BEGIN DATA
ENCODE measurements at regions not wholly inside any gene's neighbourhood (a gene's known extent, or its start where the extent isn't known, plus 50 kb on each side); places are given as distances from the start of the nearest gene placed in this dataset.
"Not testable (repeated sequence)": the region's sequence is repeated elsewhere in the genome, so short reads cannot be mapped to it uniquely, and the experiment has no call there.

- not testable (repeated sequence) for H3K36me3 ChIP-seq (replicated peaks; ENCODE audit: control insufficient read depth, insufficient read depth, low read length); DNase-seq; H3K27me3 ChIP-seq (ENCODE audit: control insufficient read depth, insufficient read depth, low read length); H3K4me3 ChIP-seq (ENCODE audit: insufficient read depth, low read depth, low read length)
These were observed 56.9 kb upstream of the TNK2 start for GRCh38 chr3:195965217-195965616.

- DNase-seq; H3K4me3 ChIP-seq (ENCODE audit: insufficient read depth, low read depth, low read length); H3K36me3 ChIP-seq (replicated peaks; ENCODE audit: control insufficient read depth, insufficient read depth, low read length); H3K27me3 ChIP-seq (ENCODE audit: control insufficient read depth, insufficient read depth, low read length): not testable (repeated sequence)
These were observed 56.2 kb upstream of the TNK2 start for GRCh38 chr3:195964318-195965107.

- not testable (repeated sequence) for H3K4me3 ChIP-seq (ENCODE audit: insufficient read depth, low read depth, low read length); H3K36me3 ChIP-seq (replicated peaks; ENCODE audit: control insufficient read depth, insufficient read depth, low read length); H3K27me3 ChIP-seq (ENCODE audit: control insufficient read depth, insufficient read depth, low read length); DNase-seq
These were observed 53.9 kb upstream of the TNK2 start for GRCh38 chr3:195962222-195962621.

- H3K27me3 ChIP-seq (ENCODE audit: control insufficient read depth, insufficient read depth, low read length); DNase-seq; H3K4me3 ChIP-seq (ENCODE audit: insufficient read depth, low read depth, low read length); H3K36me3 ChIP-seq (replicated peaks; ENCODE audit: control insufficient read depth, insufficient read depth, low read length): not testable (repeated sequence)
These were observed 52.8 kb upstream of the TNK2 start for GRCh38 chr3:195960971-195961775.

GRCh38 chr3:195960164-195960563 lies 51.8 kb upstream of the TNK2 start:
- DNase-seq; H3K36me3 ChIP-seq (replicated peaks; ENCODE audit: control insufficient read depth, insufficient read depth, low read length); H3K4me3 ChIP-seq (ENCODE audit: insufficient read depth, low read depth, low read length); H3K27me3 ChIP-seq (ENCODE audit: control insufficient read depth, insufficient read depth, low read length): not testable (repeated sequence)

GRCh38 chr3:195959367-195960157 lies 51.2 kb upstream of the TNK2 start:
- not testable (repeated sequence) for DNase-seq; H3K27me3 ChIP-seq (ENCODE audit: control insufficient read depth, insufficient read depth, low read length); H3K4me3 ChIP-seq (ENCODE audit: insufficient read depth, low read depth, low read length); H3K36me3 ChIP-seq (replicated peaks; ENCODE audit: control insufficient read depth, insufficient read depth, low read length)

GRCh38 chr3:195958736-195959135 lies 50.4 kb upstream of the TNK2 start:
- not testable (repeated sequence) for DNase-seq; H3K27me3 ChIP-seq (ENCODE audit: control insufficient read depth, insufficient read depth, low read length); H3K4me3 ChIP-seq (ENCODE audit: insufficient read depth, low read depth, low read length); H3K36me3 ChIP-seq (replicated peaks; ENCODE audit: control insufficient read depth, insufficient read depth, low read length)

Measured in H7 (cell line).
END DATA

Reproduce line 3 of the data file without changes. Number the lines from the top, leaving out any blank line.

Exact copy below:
- not testable (repeated sequence) for H3K36me3 ChIP-seq (replicated peaks; ENCODE audit: control insufficient read depth, insufficient read depth, low read length); DNase-seq; H3K27me3 ChIP-seq (ENCODE audit: control insufficient read depth, insufficient read depth, low read length); H3K4me3 ChIP-seq (ENCODE audit: insufficient read depth, low read depth, low read length)